My Vine Spot
There is a reason why a smaller number of Spanish growers rallied to save the Godello grape a few decades ago when it almost disappeared. Godello is a white variety of grape growth in Northwestern Spain (also thought to be the same as the Gouveio grape in Portugal). It has been described as akin to chardonnay but I think that it transforms with a little air in the glass – to me, it’s a mix somewhere between a chenin blanc, viognier and chardonnay. It has texture, floral notes, complexity, honeysuckle, citrus and a great minerality. I first discovered Godello on a #olewinos press trip to Bierzo and I have yet to find a bottle that doesn’t keep me guessing on which grape is best reflected.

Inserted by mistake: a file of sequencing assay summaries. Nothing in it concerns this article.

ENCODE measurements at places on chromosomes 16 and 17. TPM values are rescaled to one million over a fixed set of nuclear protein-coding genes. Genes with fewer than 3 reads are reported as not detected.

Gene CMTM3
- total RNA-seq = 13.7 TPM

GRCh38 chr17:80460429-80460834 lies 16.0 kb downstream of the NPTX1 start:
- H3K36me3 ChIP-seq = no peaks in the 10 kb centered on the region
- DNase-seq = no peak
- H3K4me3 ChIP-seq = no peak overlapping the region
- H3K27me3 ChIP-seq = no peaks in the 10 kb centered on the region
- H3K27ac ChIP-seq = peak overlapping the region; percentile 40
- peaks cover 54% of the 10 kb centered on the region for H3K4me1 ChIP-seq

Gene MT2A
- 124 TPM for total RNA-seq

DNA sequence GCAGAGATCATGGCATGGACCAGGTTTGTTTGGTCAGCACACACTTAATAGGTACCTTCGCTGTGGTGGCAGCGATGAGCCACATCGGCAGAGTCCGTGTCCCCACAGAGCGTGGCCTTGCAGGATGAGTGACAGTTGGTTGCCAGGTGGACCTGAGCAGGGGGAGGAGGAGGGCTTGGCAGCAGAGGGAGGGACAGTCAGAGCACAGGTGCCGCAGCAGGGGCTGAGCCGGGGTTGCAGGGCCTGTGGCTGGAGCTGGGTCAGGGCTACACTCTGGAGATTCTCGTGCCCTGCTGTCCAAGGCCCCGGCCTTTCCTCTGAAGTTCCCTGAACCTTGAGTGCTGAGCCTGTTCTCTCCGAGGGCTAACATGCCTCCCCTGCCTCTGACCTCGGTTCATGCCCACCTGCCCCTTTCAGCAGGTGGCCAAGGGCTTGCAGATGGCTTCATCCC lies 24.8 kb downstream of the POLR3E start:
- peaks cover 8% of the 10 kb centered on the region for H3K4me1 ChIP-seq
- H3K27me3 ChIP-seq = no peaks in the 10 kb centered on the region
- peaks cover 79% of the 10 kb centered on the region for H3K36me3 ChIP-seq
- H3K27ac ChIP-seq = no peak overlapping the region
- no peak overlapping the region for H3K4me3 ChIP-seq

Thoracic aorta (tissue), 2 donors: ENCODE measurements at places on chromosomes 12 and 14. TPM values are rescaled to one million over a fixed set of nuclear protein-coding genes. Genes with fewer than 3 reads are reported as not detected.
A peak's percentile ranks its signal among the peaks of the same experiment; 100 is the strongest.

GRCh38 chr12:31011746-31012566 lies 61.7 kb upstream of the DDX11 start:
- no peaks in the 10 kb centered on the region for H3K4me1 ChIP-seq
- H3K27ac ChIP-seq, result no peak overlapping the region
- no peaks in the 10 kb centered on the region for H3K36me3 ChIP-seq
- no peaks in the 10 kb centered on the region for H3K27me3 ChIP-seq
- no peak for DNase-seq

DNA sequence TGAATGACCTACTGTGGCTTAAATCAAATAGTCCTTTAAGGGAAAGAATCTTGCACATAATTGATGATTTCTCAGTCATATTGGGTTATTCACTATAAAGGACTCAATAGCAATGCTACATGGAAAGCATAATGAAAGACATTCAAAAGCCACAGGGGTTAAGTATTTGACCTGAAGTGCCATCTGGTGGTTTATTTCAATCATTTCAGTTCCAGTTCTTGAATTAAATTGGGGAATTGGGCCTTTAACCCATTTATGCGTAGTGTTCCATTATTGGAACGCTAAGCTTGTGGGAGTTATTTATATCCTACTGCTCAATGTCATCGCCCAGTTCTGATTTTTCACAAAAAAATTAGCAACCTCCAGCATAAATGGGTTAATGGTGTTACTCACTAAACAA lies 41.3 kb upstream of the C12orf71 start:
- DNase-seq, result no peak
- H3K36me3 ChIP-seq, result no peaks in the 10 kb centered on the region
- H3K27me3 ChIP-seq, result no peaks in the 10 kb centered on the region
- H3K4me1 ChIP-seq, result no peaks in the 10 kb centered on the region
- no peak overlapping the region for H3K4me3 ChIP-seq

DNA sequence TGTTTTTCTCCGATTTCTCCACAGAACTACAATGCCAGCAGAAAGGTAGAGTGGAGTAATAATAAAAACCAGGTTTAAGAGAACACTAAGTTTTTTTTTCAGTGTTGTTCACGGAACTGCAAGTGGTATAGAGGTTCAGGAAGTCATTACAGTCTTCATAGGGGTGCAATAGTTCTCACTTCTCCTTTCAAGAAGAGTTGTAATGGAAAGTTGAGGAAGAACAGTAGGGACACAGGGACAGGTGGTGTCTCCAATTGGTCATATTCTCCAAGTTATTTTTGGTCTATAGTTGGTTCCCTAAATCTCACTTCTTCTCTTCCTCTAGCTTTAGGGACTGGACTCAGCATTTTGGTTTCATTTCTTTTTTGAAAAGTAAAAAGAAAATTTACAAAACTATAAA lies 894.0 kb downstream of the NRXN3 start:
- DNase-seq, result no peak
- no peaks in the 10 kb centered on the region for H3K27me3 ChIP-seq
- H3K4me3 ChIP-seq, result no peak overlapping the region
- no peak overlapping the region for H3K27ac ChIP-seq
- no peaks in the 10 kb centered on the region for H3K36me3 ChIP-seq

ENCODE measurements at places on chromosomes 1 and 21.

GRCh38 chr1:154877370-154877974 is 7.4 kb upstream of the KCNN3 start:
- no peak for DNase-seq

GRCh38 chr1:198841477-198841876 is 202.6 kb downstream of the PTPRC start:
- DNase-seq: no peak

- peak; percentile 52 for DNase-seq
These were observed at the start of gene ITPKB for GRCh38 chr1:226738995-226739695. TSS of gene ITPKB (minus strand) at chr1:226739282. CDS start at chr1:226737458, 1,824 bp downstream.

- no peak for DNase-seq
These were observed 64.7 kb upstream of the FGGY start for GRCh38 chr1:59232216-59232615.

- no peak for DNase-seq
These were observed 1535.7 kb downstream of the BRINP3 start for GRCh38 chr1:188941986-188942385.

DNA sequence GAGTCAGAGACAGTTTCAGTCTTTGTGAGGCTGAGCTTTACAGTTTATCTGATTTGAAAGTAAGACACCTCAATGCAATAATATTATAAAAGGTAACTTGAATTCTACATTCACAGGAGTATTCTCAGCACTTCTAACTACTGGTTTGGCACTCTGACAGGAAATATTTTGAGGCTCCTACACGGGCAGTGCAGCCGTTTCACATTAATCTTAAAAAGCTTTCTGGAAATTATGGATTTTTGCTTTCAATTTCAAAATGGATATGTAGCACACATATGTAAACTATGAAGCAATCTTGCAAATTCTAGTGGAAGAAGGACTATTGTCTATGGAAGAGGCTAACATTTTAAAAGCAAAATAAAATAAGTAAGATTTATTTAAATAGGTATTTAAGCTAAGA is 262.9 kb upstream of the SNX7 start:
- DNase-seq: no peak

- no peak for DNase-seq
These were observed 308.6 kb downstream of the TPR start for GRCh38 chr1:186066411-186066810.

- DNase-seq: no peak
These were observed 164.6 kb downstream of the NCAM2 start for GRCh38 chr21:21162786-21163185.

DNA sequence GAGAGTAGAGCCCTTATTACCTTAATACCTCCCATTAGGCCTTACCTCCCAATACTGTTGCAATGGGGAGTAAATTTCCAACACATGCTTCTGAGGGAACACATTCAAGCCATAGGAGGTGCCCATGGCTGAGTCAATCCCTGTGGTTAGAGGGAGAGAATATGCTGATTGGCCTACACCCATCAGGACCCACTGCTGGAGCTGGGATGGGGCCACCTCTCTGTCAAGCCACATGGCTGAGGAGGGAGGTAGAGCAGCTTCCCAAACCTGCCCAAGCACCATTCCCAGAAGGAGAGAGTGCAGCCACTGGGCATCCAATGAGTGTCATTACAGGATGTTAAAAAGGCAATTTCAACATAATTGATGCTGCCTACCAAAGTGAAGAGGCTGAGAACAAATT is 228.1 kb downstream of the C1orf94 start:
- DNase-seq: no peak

Everything old is new again and Limnio, a wonderful Greek grape, though today elusive to US consumers, was famous in the world of Aristotle. He wrote about Limnio comparing its flavor to oregano. Cultivated first on the island of Lemnos, which gives Limnio its name, the grapes tend to produce higher alcohol wines with herbaceous notes, berry characteristics and interesting textures. I tried it in a blend called "Avaton" produced by Ktima Gerovasilliou. "Ktima" means "estate" in Greek. Ktima Gerovasilliou is a 138 acre parcel close to Thessalonika at the edge of the Epanomi wine region and somewhat adjacent to the Northern Aegean location of Lemnos. “Avaton” ($60) is made up of more than 50% Limnio with 25% Mavrotragano and 20% Mavroudi, which are all red Greek grapes. The resulting blend brings together the best from all its varieties into a luscious (and easy to pronounce) wine with earth, tobacco, plum and berry flavors and aromas. Aging in oak foudres enhances the texture. This wine is a perfect match for wintry dishes like game, stews and best of all grilled lamb. Look for this eternally modern wine to enjoy “new wave” history in a glass.